Pan-Seared Cauliflower and Gnocchi in Lemony Miso-Butter Sauce
Gruyere and Herb Pasta Frittata
Sardinian Sausage Ragù (Pasta alla Campidanese)
- 4 tablespoons extra virgin olive oil
- 3 garlic cloves, chopped
- ¼ cup dry white wine or dry vermouth
- ¼ teaspoon saffron, crushed, See Notes
- ½ pound bulk vegan sausage or pork Italian sausage, See Notes; Remove casings if using links
- One 14½-ounce can tomato puree or crushed tomatoes
- Kosher salt
- 1 pound pasta, preferably gnocchetti, cavatelli, or orecchiette
- ¼ cup finely grated pecorino romano, plus more to serve, Or pecorino sardo, if available
- ½ cup coarsely chopped basil, plus more to serve
- Step 1In a large skillet or sauté pan, combine the oil and garlic. Cook over medium heat, stirring, until the garlic is golden brown, 3 to 5 minutes. Add the wine and saffron and continue to cook, stirring occasionally, until the wine has reduced by about half, about 5 minutes depending on the surface area of your pan.
- Step 2Add the sausage and break into smallish pieces, roughly ½-inch in size. Once the sausage is broken up, add the tomatoes and two generous pinches of salt. Bring to a simmer, cover, and reduce the heat to medium-low. Cook, stirring once or twice, until the sausage is cooked through, about 5 to 7 minutes. Keep warm over low heat until the pasta is cooked.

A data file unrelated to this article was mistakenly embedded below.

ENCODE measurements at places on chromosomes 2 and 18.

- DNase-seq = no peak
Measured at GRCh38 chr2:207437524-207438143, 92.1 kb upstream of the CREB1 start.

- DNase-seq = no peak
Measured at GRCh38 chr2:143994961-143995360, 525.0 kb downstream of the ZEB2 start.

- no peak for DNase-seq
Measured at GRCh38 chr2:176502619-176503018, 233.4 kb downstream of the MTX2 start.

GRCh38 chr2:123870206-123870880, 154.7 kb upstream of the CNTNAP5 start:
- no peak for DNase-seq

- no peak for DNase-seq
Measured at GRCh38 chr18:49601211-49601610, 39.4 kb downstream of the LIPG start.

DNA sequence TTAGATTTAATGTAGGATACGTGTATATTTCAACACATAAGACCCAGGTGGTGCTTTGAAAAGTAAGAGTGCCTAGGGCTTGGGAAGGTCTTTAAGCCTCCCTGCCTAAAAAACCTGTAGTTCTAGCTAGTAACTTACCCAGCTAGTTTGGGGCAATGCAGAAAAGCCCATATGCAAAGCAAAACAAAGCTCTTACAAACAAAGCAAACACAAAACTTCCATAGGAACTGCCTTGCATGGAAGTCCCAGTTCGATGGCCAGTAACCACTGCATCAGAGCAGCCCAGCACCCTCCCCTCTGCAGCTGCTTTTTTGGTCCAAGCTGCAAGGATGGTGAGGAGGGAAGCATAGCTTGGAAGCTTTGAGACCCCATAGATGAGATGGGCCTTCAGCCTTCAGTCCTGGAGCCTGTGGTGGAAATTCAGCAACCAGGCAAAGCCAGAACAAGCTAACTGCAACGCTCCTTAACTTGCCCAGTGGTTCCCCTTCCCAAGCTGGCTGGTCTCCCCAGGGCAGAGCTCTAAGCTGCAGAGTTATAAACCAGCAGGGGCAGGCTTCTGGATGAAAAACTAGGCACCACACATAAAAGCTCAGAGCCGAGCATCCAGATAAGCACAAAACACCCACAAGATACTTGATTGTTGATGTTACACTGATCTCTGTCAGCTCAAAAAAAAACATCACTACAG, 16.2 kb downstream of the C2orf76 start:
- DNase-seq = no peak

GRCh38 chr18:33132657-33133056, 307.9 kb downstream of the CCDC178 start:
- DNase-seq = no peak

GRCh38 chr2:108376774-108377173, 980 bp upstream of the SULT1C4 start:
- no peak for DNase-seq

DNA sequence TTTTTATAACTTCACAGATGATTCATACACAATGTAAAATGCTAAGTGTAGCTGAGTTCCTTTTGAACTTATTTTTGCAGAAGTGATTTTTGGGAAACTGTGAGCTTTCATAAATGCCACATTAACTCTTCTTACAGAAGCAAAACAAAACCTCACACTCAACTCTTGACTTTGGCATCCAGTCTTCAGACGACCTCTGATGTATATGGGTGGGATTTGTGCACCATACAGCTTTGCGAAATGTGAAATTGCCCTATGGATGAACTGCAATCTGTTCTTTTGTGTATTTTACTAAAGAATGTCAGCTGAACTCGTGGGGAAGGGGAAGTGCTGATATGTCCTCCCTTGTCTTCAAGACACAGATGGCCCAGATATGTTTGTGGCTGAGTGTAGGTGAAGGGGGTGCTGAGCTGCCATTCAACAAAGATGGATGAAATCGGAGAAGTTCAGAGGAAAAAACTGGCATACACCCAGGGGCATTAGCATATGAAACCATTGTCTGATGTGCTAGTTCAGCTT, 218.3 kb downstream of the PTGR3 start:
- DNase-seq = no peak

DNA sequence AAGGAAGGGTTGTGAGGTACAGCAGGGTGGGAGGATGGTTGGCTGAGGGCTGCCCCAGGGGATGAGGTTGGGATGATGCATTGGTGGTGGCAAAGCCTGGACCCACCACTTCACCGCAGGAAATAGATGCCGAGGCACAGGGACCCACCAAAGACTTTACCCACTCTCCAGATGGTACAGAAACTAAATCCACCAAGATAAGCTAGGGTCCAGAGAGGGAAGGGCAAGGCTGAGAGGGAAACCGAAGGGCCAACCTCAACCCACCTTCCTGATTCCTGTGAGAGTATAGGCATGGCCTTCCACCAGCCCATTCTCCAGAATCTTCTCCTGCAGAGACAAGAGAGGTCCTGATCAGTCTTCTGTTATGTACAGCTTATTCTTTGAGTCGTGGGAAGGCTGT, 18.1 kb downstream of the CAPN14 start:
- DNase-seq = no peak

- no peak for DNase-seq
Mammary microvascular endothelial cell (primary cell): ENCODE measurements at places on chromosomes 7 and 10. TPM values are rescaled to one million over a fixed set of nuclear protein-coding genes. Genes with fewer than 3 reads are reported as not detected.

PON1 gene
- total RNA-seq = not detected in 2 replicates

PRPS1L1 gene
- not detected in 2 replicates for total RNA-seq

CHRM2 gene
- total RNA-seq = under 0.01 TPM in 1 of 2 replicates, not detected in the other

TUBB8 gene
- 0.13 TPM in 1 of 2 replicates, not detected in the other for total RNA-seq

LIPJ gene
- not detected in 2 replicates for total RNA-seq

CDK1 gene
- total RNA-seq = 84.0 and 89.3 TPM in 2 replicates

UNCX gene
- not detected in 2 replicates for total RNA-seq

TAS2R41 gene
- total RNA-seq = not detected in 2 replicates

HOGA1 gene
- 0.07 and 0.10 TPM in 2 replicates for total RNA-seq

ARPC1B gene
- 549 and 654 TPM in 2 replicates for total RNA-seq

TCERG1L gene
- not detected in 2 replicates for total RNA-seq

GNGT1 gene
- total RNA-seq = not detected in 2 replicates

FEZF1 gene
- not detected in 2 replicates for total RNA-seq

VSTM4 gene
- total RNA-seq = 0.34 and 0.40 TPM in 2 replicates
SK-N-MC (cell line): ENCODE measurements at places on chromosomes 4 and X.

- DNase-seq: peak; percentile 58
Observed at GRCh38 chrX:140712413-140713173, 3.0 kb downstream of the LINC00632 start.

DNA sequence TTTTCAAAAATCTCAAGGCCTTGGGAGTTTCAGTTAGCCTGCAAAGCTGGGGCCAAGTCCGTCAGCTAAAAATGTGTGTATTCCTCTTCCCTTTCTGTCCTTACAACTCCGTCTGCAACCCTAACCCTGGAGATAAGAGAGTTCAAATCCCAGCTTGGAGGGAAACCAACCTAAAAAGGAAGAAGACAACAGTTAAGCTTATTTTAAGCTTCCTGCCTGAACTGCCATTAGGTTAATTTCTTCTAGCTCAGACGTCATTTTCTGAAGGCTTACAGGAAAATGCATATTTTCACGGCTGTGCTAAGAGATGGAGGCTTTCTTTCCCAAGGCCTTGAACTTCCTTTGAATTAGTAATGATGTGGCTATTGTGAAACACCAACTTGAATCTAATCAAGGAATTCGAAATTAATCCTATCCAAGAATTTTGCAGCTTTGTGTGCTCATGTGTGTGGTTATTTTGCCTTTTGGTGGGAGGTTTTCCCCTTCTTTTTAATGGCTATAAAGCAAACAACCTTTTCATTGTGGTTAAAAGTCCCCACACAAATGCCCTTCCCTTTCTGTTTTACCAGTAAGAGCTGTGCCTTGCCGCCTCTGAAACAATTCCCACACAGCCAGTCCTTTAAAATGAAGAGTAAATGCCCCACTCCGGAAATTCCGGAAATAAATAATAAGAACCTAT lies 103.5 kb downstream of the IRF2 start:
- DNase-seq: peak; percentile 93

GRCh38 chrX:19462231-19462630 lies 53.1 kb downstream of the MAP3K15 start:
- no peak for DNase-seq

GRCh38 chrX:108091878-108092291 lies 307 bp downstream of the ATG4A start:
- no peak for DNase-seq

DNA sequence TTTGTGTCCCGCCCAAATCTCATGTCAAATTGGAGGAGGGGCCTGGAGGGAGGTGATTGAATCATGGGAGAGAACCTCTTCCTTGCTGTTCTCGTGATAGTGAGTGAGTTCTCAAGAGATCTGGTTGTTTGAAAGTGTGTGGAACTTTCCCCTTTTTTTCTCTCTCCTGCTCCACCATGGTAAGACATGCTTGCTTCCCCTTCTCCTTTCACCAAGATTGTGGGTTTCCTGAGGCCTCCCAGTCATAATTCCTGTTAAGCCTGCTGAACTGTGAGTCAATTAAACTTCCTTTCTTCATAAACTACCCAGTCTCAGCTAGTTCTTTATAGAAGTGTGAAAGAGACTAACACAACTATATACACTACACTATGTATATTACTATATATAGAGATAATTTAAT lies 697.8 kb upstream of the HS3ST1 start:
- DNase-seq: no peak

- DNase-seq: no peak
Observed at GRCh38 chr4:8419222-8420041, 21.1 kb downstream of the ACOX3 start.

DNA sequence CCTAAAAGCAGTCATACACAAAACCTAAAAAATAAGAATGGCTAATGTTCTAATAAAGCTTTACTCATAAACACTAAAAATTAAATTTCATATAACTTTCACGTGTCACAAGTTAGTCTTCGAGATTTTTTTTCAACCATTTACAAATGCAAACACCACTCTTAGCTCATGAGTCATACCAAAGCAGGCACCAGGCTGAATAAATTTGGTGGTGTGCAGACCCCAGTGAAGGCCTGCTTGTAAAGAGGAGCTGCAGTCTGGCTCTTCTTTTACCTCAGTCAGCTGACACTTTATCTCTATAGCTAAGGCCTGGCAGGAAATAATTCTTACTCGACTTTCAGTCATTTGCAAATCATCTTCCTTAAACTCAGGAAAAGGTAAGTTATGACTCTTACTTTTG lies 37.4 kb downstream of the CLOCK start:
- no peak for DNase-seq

- Step 3While you are cooking the sauce, bring a large pot of generously salted water to a boil. Cook your pasta to al dente, keeping in mind that a proper al dente is often as much as 2 minutes less than indicated on the package. When the pasta is finished cooking, reserve 1 cup of pasta water, drain, and add the pasta to the skillet with the finished sauce.
- Step 4Stir to coat the pasta, then remove from heat. Mix in the pecorino and 2 tablespoons of the reserved pasta water, adding more pasta water a drizzle at a time to adjust the texture of the sauce. It should coat the pasta without being sticky. Taste and adjust seasoning. Stir in the basil when ready to serve. Garnish with extra cheese, extra basil, and a drizzle of olive oil.